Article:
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Higher Education and Silicon Valley: Connected but Conflicted [Supplementary Materials]

Author(s): 
W. Richard Scott, Michael W. Kirst, and Colleagues
Publication Date: 
August, 2017
Description: 

What follows is a series of materials intended to supplement Higher Education and Silicon Valley: Connected but Conflicted.   Drawing on quantitative and historical data from 1970 to 2012 as well as 14 case studies of colleges, this book describes a rich and often tense relationship between higher education and the tech industry. It focuses on the ways in which various types of colleges have endeavored—and often struggled—to meet the demands of a vibrant economy and concludes with a discussion of current policy recommendations, suggestions for improvements and reforms at the state level, and a proposal to develop a regional body to better align educational and economic development.


ONLINE MAP

The Bay Area's Higher Education Landscape [Map] 

The San Francisco Bay Area hosts an increasingly complex and crowded ecology of organizations providing postsecondary training and services. This map identifies over 300 institutions public, private for-profit, and private not-for-profit schools located in the Alameda, Contra Costa, Marin, San Francisco, San Mateo, Santa Clara, and Santa Cruz counties.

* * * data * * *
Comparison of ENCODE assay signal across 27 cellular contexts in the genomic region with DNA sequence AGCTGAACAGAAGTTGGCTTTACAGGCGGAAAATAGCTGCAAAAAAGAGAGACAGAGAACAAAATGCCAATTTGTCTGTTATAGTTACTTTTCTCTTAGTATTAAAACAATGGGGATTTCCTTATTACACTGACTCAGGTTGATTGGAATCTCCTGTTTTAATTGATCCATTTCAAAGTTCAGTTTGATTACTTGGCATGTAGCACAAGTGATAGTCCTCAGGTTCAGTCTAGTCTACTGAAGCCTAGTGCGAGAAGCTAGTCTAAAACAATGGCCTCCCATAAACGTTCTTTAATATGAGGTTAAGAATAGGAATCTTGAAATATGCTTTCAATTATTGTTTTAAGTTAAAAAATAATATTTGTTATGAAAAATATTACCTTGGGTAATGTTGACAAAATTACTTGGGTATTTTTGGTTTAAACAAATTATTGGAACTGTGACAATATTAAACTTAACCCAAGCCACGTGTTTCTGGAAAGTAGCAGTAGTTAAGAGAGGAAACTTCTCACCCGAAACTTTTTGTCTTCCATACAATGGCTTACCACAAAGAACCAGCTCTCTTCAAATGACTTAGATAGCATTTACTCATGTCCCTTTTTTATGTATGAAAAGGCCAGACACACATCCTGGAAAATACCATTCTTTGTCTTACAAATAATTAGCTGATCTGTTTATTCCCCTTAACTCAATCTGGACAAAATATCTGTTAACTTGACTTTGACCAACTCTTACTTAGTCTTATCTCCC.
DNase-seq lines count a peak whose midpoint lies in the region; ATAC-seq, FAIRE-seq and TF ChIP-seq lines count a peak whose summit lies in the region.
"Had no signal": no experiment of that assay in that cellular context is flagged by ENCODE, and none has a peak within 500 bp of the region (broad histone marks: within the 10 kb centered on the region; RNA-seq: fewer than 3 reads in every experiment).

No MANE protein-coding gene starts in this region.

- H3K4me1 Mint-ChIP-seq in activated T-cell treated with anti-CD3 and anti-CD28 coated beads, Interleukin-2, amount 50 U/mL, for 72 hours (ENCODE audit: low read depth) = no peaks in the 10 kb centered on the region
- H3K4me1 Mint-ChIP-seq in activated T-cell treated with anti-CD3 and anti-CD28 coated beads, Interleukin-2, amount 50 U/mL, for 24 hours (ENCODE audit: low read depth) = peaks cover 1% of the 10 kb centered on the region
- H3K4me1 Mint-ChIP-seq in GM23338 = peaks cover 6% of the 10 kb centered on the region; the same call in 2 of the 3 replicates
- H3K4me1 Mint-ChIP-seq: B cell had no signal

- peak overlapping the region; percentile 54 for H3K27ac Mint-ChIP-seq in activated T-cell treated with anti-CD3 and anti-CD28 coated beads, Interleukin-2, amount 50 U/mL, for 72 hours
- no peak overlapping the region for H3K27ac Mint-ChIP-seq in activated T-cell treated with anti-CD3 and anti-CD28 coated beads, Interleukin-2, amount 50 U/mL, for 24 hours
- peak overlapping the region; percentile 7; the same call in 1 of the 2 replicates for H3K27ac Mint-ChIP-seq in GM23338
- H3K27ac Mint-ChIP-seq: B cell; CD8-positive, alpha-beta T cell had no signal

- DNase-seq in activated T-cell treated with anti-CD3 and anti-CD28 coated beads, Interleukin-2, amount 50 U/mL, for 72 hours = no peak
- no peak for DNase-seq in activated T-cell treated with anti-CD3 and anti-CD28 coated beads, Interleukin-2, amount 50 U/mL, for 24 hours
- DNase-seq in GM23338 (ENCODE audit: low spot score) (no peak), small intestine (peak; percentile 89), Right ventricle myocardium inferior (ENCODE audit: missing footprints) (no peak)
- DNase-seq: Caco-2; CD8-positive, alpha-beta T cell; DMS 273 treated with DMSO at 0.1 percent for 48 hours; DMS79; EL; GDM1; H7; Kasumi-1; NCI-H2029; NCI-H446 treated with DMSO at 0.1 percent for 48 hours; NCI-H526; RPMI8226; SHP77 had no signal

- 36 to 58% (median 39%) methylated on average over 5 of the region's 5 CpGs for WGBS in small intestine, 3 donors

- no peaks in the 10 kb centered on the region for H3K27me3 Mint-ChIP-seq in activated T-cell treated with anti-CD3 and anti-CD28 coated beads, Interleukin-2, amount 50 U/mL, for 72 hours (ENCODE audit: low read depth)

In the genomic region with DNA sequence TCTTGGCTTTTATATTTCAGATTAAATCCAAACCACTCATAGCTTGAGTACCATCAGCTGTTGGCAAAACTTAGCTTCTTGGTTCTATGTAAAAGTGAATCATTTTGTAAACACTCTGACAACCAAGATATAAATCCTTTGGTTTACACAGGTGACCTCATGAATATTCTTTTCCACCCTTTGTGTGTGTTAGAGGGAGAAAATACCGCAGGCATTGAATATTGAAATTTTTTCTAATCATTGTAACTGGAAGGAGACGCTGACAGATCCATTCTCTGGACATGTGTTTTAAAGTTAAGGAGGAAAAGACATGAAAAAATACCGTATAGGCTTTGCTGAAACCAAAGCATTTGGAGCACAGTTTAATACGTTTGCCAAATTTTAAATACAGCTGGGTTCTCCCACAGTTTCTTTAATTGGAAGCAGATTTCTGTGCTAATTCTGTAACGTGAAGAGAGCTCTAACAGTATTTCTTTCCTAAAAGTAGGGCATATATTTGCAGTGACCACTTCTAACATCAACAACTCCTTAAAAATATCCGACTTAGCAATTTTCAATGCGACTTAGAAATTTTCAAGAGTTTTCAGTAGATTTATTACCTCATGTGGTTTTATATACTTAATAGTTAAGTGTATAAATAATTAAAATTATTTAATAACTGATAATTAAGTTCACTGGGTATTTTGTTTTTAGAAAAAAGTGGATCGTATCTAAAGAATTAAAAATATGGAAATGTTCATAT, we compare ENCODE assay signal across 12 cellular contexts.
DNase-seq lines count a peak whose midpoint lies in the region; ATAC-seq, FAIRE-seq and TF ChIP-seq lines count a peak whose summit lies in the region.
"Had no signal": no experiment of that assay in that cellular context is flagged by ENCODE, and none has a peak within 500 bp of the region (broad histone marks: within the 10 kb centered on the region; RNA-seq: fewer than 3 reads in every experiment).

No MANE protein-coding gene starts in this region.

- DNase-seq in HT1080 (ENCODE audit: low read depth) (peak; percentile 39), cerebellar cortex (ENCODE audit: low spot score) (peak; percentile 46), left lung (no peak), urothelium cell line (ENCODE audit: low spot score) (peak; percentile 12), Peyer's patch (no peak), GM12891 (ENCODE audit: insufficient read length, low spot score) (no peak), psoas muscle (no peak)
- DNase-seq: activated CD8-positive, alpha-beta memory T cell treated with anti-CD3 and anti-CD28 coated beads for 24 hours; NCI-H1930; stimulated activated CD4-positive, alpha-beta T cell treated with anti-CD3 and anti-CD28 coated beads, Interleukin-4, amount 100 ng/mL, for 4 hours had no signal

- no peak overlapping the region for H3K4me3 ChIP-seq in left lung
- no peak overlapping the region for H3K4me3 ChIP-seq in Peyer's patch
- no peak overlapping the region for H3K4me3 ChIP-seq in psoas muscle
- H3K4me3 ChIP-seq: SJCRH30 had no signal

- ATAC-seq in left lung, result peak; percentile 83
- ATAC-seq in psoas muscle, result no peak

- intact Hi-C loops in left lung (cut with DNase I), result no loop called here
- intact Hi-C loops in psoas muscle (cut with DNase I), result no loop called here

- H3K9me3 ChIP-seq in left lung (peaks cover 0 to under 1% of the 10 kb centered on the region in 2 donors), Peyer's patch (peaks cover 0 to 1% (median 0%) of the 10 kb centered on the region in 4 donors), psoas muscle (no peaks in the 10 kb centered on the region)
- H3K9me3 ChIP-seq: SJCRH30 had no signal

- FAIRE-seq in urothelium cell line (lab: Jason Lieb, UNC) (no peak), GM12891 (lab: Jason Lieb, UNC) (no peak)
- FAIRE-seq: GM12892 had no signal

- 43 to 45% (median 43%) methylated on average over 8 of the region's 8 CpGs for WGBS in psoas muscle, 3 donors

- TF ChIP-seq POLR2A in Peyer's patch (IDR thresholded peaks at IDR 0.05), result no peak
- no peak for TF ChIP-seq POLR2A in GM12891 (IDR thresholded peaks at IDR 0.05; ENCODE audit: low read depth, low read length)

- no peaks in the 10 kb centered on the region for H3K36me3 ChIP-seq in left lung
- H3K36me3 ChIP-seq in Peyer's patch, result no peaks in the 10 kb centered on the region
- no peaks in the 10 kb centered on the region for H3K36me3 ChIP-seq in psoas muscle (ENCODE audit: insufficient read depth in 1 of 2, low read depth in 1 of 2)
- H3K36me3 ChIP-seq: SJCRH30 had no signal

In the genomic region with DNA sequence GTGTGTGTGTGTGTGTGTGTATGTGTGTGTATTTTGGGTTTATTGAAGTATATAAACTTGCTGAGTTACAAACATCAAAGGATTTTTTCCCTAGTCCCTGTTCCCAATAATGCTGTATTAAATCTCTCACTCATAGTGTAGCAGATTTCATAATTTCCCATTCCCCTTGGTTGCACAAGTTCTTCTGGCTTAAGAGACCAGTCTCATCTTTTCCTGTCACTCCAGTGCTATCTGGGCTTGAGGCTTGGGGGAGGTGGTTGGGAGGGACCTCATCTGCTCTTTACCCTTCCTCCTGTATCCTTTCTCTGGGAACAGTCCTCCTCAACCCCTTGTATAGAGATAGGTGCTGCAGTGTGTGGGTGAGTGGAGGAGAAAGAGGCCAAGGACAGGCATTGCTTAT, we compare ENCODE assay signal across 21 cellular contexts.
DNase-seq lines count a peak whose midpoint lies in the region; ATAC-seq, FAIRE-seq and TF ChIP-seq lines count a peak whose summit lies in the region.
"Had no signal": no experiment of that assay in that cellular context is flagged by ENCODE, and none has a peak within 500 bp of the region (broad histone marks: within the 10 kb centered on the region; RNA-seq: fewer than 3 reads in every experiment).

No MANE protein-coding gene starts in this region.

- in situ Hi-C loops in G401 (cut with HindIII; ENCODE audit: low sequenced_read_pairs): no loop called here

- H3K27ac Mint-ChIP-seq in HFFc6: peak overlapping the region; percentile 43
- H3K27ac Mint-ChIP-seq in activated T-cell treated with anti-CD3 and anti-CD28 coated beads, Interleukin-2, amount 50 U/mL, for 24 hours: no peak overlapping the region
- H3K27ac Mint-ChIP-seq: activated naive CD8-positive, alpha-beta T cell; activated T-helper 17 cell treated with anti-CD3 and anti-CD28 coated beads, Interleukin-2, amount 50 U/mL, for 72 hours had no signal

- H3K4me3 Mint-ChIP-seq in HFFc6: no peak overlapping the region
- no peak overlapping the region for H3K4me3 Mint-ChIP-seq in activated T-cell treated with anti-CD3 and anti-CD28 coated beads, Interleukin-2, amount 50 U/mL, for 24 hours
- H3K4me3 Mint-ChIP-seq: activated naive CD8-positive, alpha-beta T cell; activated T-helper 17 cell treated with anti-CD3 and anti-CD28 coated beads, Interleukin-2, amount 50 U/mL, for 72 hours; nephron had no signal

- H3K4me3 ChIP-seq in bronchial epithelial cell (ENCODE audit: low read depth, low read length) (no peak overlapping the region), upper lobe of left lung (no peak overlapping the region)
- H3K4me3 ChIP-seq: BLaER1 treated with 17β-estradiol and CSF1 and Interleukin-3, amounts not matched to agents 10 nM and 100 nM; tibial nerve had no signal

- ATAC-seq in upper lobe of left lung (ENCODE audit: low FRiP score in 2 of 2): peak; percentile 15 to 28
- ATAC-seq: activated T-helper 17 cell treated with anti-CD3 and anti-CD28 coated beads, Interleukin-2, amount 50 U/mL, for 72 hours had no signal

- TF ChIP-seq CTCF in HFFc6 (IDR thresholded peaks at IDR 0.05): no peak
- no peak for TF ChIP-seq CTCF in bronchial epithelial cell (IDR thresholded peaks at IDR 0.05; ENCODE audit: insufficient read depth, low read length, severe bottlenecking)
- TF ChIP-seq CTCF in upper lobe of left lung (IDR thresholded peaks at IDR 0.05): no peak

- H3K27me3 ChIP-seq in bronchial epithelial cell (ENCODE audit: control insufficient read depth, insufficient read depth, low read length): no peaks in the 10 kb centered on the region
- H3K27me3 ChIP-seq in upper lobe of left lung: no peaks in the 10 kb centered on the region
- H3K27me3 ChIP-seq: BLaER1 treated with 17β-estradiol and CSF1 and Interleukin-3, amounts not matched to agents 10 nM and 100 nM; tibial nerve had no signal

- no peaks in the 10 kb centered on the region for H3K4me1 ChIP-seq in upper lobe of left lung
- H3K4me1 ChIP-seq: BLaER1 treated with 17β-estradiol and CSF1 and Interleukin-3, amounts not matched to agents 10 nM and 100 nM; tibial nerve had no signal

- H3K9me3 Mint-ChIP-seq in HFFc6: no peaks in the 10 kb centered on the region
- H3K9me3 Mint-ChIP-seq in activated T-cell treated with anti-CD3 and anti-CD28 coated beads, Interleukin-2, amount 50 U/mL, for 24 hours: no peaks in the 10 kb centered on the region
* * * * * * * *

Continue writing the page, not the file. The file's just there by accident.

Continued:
DOCUMENTS FOR DOWNLOAD

The Cross-Sectional Data Set & Codebook

We created this data set to describe patterns and trends among higher education institutions in the San Francisco Bay Area. The panel uses data from two primary sources, the Higher Education General Information Survey (HEGIS) and the Integrated Postsecondary Education System (IPEDS). Both sources are national surveys of U.S. colleges and universities fielded by the National Center for Education Statistics (NCES). The data in the panel span seven counties: Alameda, Contra Costa, Marin, San Mateo, San Francisco, Santa Clara, and Santa Cruz.  It represents more than four decades of data—from 1970 to 2012. 

Academic Program Reviews

While the primary qualitative data for this research study came from formal interviews with administrators at broad access colleges, we sought alternative data sources for the purpose of triangulation. One major data source we employed was academic program reviews conducted by departments at our institutions under study. This paper provides some background on these reviews, an explanation of how we employed them, and some revelatory themes that emerged from our analysis of them. We make recommendations for policies around academic program reviews that could increase their use value both for researchers and for higher education professionals.

Publisher: 
Johns Hopkins University Press
Related Researcher(s): 
Location: 
Bay Area
Policy area: 
College, Career, and Civic Readiness